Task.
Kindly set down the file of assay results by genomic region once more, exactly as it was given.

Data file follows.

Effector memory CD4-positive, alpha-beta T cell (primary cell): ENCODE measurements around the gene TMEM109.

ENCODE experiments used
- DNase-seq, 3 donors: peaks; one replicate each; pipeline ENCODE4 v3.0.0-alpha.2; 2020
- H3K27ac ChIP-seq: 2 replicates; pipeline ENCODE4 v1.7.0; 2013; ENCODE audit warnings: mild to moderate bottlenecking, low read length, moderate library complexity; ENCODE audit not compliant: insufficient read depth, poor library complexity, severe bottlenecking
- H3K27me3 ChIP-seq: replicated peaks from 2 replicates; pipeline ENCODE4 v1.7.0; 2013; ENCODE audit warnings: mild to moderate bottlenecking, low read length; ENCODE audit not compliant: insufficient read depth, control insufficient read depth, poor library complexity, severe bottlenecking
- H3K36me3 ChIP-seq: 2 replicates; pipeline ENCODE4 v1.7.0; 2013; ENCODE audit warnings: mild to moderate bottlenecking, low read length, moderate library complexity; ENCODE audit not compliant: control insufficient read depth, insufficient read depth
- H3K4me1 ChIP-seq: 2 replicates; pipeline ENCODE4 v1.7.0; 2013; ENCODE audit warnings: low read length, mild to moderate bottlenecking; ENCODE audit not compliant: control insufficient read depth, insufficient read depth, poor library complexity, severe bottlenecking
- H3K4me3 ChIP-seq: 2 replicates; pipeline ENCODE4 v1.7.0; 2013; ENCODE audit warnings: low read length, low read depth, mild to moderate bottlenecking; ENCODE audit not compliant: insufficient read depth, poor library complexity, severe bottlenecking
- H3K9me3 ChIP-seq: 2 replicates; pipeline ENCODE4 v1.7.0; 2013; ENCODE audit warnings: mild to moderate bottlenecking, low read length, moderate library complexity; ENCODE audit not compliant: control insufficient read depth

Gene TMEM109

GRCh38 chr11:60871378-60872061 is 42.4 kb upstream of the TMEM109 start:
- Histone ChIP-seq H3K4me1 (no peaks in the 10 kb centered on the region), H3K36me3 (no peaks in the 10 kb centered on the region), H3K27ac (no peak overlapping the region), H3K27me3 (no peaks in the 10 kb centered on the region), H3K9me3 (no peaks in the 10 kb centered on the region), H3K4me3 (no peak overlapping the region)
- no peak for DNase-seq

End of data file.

Effector memory CD4-positive, alpha-beta T cell (primary cell): ENCODE measurements around the gene TMEM109.

ENCODE experiments used
- DNase-seq, 3 donors: peaks; one replicate each; pipeline ENCODE4 v3.0.0-alpha.2; 2020
- H3K27ac ChIP-seq: 2 replicates; pipeline ENCODE4 v1.7.0; 2013; ENCODE audit warnings: mild to moderate bottlenecking, low read length, moderate library complexity; ENCODE audit not compliant: insufficient read depth, poor library complexity, severe bottlenecking
- H3K27me3 ChIP-seq: replicated peaks from 2 replicates; pipeline ENCODE4 v1.7.0; 2013; ENCODE audit warnings: mild to moderate bottlenecking, low read length; ENCODE audit not compliant: insufficient read depth, control insufficient read depth, poor library complexity, severe bottlenecking
- H3K36me3 ChIP-seq: 2 replicates; pipeline ENCODE4 v1.7.0; 2013; ENCODE audit warnings: mild to moderate bottlenecking, low read length, moderate library complexity; ENCODE audit not compliant: control insufficient read depth, insufficient read depth
- H3K4me1 ChIP-seq: 2 replicates; pipeline ENCODE4 v1.7.0; 2013; ENCODE audit warnings: low read length, mild to moderate bottlenecking; ENCODE audit not compliant: control insufficient read depth, insufficient read depth, poor library complexity, severe bottlenecking
- H3K4me3 ChIP-seq: 2 replicates; pipeline ENCODE4 v1.7.0; 2013; ENCODE audit warnings: low read length, low read depth, mild to moderate bottlenecking; ENCODE audit not compliant: insufficient read depth, poor library complexity, severe bottlenecking
- H3K9me3 ChIP-seq: 2 replicates; pipeline ENCODE4 v1.7.0; 2013; ENCODE audit warnings: mild to moderate bottlenecking, low read length, moderate library complexity; ENCODE audit not compliant: control insufficient read depth

Gene TMEM109

GRCh38 chr11:60871378-60872061 is 42.4 kb upstream of the TMEM109 start:
- Histone ChIP-seq H3K4me1 (no peaks in the 10 kb centered on the region), H3K36me3 (no peaks in the 10 kb centered on the region), H3K27ac (no peak overlapping the region), H3K27me3 (no peaks in the 10 kb centered on the region), H3K9me3 (no peaks in the 10 kb centered on the region), H3K4me3 (no peak overlapping the region)
- no peak for DNase-seq